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Rajabhatkhawa breeding centre brings back Bengal’s vultures from verge of extinction

2 March, 2020 13:49:10
Home / Rajabhatkhawa breeding centre brings back Bengal’s vultures from verge of extinction
Rajabhatkhawa breeding centre brings back Bengal’s vultures from verge of extinction

Even a decade back, a considerable population of vultures were often seen soaring high above the cityscape. Children looked at them with wide eyes, those half skinned, almost bald, crooked looking creatures, that were anytime different from the beautiful birds that throng the city. Their forms would scare many, though scientists knew the importance of a vulture population to any ecosystem. 

But where have all the vultures gone? Vanished almost from the face of South Bengal. Even in the skyline of North Bengal, the existence of vultures is rare. Bombay Natural History Society, which is the only organization responsible for the conservation of vultures has come up with a study which says that the number of vultures left in Bengal has dwindled at an alarming rate. The total number of vultures now stands at a dismal figure of less than one hundred. Multiple efforts are being made to bring these birds back from the verge of extinction. In 2006, India’s second vulture breeding centre came up at Rajabhatkhawa of North Bengal with the primary agenda of bringing vultures back to nature through an artificial method. After many researches, it has been possible to artificially breed several vultures at Rajabhatkhawa Breeding Centre and the vultures born there will be released in phases to nature.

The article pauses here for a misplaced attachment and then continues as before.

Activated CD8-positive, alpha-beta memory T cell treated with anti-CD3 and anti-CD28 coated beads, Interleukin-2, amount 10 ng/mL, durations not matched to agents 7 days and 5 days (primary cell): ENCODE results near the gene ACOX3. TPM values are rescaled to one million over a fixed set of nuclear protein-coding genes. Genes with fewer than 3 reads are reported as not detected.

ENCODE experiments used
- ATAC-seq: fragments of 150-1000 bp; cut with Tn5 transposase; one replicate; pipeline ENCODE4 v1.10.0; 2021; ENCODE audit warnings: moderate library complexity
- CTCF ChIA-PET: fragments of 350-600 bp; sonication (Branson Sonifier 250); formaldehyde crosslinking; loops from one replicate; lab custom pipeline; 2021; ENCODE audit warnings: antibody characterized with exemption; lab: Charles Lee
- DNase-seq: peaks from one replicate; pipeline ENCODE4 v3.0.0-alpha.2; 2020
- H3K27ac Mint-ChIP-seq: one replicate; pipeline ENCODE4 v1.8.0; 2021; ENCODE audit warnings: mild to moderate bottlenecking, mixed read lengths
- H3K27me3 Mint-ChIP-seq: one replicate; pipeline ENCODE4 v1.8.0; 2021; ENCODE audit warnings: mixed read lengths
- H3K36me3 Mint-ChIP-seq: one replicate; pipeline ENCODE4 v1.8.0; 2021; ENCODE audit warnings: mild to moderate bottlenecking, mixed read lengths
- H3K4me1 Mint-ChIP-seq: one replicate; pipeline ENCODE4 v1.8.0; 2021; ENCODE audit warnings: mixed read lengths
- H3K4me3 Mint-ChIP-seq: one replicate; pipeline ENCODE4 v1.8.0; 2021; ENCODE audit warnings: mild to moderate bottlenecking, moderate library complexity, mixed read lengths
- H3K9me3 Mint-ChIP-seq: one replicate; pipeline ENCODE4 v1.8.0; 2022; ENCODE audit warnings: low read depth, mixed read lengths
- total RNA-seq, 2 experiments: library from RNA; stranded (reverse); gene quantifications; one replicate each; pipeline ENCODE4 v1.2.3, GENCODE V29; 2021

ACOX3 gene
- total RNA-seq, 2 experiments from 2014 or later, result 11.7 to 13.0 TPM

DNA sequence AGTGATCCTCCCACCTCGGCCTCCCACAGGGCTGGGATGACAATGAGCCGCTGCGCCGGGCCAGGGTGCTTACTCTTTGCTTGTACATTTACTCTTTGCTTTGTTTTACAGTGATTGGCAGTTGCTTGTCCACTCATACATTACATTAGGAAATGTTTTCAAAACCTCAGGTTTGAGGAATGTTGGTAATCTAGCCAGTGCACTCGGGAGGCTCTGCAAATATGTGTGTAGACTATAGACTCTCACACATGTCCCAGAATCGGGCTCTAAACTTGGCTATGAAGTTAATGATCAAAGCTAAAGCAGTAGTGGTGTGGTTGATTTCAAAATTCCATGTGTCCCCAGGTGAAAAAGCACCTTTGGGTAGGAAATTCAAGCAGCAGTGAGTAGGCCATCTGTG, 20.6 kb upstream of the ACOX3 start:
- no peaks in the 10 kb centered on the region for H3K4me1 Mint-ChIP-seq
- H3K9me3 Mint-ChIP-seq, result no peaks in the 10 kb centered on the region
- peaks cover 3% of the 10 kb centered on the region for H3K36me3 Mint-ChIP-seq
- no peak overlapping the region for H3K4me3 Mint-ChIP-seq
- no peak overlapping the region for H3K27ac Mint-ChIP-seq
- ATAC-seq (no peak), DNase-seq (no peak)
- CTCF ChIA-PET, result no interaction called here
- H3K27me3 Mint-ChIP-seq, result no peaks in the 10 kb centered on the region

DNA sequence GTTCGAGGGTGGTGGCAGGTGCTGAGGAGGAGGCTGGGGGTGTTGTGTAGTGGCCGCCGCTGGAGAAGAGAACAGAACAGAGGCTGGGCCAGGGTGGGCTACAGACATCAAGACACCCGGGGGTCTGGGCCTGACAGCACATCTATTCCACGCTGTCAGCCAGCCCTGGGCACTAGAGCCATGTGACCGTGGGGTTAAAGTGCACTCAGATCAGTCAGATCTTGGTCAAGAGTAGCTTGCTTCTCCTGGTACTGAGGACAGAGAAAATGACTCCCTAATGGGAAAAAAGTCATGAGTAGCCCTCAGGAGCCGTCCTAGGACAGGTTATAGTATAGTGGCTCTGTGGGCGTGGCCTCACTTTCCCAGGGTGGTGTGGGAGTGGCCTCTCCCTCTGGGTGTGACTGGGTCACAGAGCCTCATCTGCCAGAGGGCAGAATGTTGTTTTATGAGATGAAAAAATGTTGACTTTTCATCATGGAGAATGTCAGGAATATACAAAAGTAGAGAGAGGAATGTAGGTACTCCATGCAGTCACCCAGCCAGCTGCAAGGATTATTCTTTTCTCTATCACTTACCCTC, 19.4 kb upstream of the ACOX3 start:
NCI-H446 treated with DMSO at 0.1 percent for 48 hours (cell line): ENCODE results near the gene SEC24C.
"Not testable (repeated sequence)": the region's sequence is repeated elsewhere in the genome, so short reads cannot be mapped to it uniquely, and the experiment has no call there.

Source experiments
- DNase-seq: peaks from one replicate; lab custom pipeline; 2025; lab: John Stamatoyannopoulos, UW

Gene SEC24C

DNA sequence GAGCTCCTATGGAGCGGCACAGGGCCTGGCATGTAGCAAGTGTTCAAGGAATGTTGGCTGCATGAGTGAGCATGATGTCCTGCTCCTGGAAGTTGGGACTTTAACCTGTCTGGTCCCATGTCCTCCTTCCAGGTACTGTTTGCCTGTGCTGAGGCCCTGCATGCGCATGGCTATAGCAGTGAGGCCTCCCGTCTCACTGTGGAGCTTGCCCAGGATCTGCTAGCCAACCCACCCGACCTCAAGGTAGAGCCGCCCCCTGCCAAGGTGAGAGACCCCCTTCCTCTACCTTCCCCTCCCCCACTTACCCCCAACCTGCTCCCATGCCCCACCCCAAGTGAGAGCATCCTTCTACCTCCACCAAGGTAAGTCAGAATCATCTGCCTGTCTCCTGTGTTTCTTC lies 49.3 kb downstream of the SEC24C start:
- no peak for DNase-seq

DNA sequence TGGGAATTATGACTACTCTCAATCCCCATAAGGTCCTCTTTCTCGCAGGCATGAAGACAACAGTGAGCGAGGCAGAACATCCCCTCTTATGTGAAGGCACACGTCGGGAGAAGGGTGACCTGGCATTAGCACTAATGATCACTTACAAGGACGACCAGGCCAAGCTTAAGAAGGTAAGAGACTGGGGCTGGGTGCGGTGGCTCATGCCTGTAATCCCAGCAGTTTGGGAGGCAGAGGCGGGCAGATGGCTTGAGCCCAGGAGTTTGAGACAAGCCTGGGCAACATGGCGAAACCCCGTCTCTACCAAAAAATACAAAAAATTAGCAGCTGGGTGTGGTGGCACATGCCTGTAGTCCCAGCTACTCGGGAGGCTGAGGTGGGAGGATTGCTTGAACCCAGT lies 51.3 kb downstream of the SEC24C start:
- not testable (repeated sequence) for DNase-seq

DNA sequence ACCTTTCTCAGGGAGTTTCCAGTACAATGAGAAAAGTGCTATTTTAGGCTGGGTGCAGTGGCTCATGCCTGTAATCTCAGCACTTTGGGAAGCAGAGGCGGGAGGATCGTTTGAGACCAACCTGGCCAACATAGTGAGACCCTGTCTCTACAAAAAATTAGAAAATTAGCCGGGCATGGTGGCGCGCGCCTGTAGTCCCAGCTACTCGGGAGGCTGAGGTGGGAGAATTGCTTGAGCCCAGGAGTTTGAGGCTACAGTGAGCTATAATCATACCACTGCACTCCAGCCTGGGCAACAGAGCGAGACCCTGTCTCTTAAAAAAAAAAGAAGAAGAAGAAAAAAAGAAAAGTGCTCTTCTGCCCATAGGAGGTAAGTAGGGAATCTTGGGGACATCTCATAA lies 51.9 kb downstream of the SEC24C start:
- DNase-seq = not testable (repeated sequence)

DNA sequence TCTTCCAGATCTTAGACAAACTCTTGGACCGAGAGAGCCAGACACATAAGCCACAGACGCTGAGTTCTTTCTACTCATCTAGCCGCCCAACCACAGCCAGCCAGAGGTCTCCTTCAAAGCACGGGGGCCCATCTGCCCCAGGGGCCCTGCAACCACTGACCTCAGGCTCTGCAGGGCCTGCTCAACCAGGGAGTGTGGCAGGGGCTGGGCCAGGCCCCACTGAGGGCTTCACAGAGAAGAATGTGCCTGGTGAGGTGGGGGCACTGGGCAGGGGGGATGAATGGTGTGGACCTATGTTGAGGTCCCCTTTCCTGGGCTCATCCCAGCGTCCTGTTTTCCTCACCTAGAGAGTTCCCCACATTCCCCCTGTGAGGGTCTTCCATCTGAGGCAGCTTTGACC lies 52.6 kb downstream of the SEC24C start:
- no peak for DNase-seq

Today, almost 100 vultures of different species like Himalayan Griffon, Long Build, White bird, Slander Build exist in Rajabhatkhawa Breeding Centre. Compared to other species, Himalayan Griffon is more likely to adapt and endure the adversities of nature. Before they are released, they will be equipped with artificial satellite collar so that their activities can be monitored. But they will not be released directly in a free environment. They will be first kept in a bird aviary among other birds. They will thus be able to cope and develop food collecting skills. Gradually, these birds will be released after they are prepared to take on to a natural eco-system. 

But the state forest department wants to get adequate information about neighbouring countries like Nepal, Bhutan and Bangladesh where these vultures might roam about as they usually fly within a hundred-kilometer radius. Diclofenac is the primary cause behind the extinction of vultures. Before these vultures are released, it has to be checked whether Diclofenac is banned in these countries. If vultures disappear completely, the entire ecological system would get disrupted. The way Rajabhatkhawa Breeding Centre is making an endeavour to bring these endangered birds back, is truly commendable and shows a ray of new hope.

Story Tag:
  • Rajabhatkhawa, Vultures of Bengal

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